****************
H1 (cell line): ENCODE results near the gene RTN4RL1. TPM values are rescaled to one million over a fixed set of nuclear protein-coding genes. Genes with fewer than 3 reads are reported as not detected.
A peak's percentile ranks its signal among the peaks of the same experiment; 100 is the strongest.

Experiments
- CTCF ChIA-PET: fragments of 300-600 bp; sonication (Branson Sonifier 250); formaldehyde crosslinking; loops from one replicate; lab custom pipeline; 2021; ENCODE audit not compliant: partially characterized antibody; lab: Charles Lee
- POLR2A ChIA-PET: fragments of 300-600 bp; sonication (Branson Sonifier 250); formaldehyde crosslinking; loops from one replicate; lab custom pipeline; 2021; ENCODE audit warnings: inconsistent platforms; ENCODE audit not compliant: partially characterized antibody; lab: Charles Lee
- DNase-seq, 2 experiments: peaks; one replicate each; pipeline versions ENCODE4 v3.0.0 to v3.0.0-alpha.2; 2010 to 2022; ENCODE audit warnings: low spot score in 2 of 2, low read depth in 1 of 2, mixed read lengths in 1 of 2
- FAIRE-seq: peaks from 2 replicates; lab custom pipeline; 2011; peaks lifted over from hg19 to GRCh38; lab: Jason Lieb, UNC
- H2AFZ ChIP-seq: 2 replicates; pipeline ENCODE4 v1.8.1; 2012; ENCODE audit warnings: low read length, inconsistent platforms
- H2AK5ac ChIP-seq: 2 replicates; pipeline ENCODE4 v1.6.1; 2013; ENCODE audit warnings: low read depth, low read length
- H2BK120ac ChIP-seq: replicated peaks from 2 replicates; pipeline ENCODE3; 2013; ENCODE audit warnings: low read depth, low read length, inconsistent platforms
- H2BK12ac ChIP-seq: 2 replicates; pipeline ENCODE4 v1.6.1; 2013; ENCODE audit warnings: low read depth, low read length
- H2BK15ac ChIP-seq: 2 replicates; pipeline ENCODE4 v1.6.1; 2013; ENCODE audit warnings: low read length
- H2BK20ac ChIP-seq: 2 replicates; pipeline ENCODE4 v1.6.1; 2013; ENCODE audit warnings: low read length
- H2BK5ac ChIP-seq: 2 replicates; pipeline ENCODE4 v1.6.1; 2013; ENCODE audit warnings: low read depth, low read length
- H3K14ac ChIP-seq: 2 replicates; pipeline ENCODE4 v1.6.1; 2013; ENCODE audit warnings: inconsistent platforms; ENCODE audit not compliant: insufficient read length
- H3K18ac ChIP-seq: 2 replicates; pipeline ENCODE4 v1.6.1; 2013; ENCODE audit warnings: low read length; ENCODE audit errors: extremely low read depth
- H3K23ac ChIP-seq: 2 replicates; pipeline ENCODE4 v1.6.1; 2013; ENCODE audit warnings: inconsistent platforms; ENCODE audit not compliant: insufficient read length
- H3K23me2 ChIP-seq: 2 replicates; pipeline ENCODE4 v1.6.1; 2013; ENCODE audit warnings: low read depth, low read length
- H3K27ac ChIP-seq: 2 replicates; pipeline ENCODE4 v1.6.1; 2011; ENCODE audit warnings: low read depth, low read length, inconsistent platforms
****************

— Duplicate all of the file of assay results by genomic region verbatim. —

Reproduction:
H1 (cell line): ENCODE results near the gene RTN4RL1. TPM values are rescaled to one million over a fixed set of nuclear protein-coding genes. Genes with fewer than 3 reads are reported as not detected.
A peak's percentile ranks its signal among the peaks of the same experiment; 100 is the strongest.

Experiments
- CTCF ChIA-PET: fragments of 300-600 bp; sonication (Branson Sonifier 250); formaldehyde crosslinking; loops from one replicate; lab custom pipeline; 2021; ENCODE audit not compliant: partially characterized antibody; lab: Charles Lee
- POLR2A ChIA-PET: fragments of 300-600 bp; sonication (Branson Sonifier 250); formaldehyde crosslinking; loops from one replicate; lab custom pipeline; 2021; ENCODE audit warnings: inconsistent platforms; ENCODE audit not compliant: partially characterized antibody; lab: Charles Lee
- DNase-seq, 2 experiments: peaks; one replicate each; pipeline versions ENCODE4 v3.0.0 to v3.0.0-alpha.2; 2010 to 2022; ENCODE audit warnings: low spot score in 2 of 2, low read depth in 1 of 2, mixed read lengths in 1 of 2
- FAIRE-seq: peaks from 2 replicates; lab custom pipeline; 2011; peaks lifted over from hg19 to GRCh38; lab: Jason Lieb, UNC
- H2AFZ ChIP-seq: 2 replicates; pipeline ENCODE4 v1.8.1; 2012; ENCODE audit warnings: low read length, inconsistent platforms
- H2AK5ac ChIP-seq: 2 replicates; pipeline ENCODE4 v1.6.1; 2013; ENCODE audit warnings: low read depth, low read length
- H2BK120ac ChIP-seq: replicated peaks from 2 replicates; pipeline ENCODE3; 2013; ENCODE audit warnings: low read depth, low read length, inconsistent platforms
- H2BK12ac ChIP-seq: 2 replicates; pipeline ENCODE4 v1.6.1; 2013; ENCODE audit warnings: low read depth, low read length
- H2BK15ac ChIP-seq: 2 replicates; pipeline ENCODE4 v1.6.1; 2013; ENCODE audit warnings: low read length
- H2BK20ac ChIP-seq: 2 replicates; pipeline ENCODE4 v1.6.1; 2013; ENCODE audit warnings: low read length
- H2BK5ac ChIP-seq: 2 replicates; pipeline ENCODE4 v1.6.1; 2013; ENCODE audit warnings: low read depth, low read length
- H3K14ac ChIP-seq: 2 replicates; pipeline ENCODE4 v1.6.1; 2013; ENCODE audit warnings: inconsistent platforms; ENCODE audit not compliant: insufficient read length
- H3K18ac ChIP-seq: 2 replicates; pipeline ENCODE4 v1.6.1; 2013; ENCODE audit warnings: low read length; ENCODE audit errors: extremely low read depth
- H3K23ac ChIP-seq: 2 replicates; pipeline ENCODE4 v1.6.1; 2013; ENCODE audit warnings: inconsistent platforms; ENCODE audit not compliant: insufficient read length
- H3K23me2 ChIP-seq: 2 replicates; pipeline ENCODE4 v1.6.1; 2013; ENCODE audit warnings: low read depth, low read length
- H3K27ac ChIP-seq: 2 replicates; pipeline ENCODE4 v1.6.1; 2011; ENCODE audit warnings: low read depth, low read length, inconsistent platforms